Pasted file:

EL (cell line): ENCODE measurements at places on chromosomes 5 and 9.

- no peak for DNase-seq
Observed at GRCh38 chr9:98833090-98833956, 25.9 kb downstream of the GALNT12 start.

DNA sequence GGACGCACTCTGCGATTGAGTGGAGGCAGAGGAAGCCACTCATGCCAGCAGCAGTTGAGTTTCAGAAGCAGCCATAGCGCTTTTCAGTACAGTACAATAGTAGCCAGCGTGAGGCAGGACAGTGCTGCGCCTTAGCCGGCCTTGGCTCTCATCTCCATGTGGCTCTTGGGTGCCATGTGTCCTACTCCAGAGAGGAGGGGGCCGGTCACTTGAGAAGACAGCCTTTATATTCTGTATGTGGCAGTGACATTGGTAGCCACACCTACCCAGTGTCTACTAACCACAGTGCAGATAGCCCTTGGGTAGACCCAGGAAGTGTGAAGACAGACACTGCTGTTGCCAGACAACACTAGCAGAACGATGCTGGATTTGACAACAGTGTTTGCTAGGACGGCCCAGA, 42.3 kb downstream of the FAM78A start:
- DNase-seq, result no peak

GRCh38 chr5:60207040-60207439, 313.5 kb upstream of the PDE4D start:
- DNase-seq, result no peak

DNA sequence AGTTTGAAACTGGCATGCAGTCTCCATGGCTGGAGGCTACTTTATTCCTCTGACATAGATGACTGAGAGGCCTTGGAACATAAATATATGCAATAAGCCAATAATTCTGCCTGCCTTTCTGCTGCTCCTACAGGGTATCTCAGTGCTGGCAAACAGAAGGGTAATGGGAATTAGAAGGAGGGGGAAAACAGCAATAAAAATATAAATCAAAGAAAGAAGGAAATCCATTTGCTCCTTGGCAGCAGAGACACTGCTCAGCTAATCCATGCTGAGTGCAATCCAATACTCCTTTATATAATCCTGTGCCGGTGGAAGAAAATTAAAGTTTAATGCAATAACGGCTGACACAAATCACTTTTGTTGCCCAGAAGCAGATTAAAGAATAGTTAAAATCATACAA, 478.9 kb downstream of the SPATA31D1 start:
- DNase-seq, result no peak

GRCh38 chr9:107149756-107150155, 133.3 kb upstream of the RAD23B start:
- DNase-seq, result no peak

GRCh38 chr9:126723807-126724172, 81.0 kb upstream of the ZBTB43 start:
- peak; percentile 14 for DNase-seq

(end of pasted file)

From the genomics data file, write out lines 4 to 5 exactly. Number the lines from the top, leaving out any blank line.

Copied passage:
DNA sequence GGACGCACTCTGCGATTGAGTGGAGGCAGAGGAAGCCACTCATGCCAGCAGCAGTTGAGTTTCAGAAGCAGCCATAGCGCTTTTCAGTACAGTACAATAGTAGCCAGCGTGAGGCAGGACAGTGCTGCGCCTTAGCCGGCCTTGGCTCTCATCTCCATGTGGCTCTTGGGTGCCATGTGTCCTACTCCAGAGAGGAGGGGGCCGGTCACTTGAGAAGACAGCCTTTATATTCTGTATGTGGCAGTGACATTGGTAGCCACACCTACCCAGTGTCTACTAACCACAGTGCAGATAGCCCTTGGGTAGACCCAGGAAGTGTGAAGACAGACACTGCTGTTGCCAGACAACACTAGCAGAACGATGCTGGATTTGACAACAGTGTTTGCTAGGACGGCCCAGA, 42.3 kb downstream of the FAM78A start:
- DNase-seq, result no peak